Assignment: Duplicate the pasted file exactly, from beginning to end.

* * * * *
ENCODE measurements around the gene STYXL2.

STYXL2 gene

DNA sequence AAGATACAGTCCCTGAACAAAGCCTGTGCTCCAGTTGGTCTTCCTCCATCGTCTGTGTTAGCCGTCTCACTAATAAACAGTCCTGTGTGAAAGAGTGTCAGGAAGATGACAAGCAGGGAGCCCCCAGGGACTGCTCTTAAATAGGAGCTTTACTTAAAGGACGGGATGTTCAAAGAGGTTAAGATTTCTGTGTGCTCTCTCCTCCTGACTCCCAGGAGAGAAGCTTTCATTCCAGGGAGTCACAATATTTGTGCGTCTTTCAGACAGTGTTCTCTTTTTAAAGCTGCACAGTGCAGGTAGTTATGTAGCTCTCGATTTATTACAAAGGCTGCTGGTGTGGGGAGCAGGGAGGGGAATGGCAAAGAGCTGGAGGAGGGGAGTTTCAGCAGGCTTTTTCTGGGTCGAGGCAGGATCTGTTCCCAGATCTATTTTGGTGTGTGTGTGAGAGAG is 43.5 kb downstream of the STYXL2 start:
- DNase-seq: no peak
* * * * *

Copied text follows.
ENCODE measurements around the gene STYXL2.

STYXL2 gene

DNA sequence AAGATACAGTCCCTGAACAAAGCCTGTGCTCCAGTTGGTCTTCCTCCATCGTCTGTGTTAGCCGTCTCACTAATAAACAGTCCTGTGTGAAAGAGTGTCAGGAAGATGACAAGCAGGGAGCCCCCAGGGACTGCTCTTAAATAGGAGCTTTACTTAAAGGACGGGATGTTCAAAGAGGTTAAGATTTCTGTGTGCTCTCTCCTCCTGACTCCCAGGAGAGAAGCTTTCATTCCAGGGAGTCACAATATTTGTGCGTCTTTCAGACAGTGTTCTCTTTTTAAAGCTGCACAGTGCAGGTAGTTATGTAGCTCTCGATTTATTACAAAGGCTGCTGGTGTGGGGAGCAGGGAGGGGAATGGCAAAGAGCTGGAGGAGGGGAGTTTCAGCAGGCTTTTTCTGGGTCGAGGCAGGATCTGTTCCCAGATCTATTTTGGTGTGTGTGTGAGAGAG is 43.5 kb downstream of the STYXL2 start:
- DNase-seq: no peak